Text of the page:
Special thanks to David Toomey for answering 5 questions about his recently featured book – Weird Life: The Search for Life That Is Very, Very Different from Our Own
David Toomey is an associate professor of English and director of the Professional Writing and Technical Communication Program at the University of Massachusetts−Amherst. He lives in Amherst.
#1 – What was it that inspired you to write this book?
I had read of a report commissioned by the National Research Council on the possibilities for life on Earth and elsewhere in the universe that might be utterly unlike any life we know. I knew that ideas of “weird life” were common in science fiction, but I did not know that biologists were thinking seriously about the possibilities. To learn that they were was exciting, and seemed worth a book. The more I read and researched, the more convinced I became.
#2 – There are many types of unusual life that is discussed in your book. What is your favourite of these life forms? Did you get to see many of these extremophiles in real life?
I honestly don’t have a favorite extremophile. They are all amazing in their way. I am, though, most amazed by spores. They are not extremophiles per se, but dormant stages of many organisms that can survive in extreme conditions and with no water–in some cases for millions of years.
In the course of researching the book I saw some heat-loving extremophiles in labs, through a microscope. Someday I’d like to visit a mid-ocean ridge in a research submarine, but that didn’t happen in the course of writing this book. Time in a research submarine is expensive, and anyway, I’d rather leave it to the scientists, who would gain more by the experience.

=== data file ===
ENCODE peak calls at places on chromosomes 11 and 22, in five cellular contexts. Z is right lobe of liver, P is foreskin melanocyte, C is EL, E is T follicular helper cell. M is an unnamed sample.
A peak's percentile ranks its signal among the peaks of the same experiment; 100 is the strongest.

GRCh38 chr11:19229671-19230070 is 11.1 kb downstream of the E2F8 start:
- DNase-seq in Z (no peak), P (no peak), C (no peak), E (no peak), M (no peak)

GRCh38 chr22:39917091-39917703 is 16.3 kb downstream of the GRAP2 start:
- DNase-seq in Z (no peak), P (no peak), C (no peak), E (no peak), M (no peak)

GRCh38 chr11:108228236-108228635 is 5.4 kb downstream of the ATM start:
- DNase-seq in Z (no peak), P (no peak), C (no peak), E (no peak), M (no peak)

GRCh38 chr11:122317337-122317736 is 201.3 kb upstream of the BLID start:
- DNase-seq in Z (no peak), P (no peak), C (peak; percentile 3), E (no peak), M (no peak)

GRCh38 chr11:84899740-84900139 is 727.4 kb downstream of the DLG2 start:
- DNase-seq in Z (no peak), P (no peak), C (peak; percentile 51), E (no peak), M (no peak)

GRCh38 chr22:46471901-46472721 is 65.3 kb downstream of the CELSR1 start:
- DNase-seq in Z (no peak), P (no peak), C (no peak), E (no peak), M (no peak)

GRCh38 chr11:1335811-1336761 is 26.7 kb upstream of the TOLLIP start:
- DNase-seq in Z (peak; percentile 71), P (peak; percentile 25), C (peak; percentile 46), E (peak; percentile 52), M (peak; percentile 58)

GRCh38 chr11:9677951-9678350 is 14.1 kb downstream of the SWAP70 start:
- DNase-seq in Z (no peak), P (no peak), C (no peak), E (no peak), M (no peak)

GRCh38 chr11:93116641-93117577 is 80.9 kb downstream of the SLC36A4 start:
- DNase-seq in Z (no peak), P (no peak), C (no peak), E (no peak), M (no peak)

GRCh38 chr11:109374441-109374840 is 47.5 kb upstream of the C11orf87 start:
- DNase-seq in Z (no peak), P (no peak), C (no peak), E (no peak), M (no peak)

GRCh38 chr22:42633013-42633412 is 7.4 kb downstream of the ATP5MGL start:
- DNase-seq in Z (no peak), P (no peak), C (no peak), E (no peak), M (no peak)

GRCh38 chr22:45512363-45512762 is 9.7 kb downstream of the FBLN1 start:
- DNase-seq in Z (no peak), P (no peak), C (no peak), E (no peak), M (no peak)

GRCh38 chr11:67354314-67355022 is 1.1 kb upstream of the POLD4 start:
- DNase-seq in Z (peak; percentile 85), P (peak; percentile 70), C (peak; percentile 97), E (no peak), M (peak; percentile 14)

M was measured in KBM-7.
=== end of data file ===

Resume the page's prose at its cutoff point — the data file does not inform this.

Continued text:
#3 – In writing about the possibilities of life on other worlds, how did you manage to find that balance between scientific research and speculation?
I did not want to write the glib, “gee-whiz” sort of book that treats these hypotheses as having equal weight. So to distinguish among them I did more or less what a good scientist would do: I used the criterion of empiricism or testability. Some hypotheses–like the idea that microbes in California’s Mono Lake use arsenic in their DNA–are testable now, and in fact have been tested. (The 2010 paper that drew this conclusion has been discredited, which is to say, the test failed.) Some hypotheses that are not testable now–like the hypothesis of an ecosystem in Saturn’s moon Titan–may be testable sometime in the future, when say, scientists employ a sophisticated unmanned probe to study Titan’s atmosphere in some detail and over an extended length of time. Some hypotheses, like ideas for organisms in the vicinity of black holes or organisms surviving into the universe’s far future when most stars will be extinguished–may never be testable. In the book I tried to be clear about which is which, and I hope I’ve succeeded.
#4 – Your background is in English and Professional Writing, but you have written a number of Popular Science books. What is it that draws you to write about science?
Science is knowledge about the universe we live in. I might turn the question around and ask “how can anyone not be interested in that”?
#5 – Are you working on another book project that you can tell us about?
I am entertaining a number of ideas. One is the history of thinking about eternity. Another is a survey of the big unanswered questions in science. Both are in very early stages, and I’m not sure either will get much beyond those stages. But they are fun to think about.
[Image Credit: Photo by Leslie Haynsworth – http://books.wwnorton.com/books/Author.aspx?id=5763 %5D